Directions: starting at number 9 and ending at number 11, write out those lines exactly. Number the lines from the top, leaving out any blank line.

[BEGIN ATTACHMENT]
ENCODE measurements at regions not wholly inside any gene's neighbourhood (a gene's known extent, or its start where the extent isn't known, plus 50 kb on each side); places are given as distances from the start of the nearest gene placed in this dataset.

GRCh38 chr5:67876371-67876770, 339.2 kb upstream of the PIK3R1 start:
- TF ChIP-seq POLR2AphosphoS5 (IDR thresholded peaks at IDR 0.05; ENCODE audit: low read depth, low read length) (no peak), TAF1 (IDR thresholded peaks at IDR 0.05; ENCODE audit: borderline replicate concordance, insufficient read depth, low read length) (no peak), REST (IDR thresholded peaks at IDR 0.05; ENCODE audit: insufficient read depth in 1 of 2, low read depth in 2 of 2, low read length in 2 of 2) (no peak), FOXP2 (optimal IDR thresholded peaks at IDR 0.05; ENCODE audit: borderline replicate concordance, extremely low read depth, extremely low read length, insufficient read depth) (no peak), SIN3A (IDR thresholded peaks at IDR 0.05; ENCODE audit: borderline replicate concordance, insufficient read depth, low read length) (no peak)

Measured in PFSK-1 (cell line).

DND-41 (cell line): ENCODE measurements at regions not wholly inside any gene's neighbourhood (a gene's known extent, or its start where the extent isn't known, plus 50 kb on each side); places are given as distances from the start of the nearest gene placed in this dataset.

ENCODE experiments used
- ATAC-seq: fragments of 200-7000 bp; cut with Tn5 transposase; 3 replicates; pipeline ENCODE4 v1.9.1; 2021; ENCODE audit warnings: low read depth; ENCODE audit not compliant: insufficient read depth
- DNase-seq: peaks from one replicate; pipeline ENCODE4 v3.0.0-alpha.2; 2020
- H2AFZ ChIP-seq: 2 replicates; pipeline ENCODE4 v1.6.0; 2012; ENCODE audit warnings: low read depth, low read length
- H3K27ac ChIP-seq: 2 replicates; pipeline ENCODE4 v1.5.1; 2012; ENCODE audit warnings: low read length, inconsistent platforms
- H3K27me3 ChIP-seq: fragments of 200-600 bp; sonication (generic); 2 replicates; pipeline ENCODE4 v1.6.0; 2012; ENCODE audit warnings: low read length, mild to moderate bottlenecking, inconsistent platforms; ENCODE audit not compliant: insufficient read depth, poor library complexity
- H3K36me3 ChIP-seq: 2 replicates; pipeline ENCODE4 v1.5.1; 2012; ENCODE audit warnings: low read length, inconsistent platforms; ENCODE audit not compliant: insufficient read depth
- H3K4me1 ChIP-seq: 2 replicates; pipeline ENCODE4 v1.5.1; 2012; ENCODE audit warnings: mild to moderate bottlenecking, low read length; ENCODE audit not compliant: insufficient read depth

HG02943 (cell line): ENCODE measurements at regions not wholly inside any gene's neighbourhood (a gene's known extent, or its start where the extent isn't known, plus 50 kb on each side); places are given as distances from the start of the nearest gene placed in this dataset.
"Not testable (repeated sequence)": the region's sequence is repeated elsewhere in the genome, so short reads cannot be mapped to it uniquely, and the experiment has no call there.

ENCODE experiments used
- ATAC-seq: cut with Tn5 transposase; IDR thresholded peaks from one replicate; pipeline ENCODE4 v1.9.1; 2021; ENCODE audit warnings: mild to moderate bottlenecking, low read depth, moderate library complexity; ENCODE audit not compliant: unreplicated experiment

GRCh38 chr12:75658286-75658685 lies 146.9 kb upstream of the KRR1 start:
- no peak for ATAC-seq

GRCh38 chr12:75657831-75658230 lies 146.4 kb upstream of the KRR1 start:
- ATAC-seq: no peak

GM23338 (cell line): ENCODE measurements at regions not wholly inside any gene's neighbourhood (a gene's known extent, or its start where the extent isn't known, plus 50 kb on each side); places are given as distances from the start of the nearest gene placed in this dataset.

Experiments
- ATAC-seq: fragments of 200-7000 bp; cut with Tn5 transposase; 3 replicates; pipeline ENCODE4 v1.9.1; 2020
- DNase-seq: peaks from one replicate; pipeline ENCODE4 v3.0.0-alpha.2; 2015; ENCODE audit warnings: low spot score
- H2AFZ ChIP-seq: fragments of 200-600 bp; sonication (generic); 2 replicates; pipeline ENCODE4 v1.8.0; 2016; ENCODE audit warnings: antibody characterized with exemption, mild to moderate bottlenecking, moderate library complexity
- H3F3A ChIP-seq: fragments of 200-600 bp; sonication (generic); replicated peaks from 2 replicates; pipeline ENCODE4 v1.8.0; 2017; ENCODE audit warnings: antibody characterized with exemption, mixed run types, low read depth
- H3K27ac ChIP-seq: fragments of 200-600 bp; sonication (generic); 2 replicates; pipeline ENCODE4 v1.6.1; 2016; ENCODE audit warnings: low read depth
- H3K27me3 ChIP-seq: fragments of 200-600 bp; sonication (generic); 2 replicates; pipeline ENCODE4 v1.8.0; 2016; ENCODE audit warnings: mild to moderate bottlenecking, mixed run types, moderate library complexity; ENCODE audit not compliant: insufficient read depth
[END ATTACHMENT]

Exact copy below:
- H2AFZ ChIP-seq: 2 replicates; pipeline ENCODE4 v1.6.0; 2012; ENCODE audit warnings: low read depth, low read length
- H3K27ac ChIP-seq: 2 replicates; pipeline ENCODE4 v1.5.1; 2012; ENCODE audit warnings: low read length, inconsistent platforms
- H3K27me3 ChIP-seq: fragments of 200-600 bp; sonication (generic); 2 replicates; pipeline ENCODE4 v1.6.0; 2012; ENCODE audit warnings: low read length, mild to moderate bottlenecking, inconsistent platforms; ENCODE audit not compliant: insufficient read depth, poor library complexity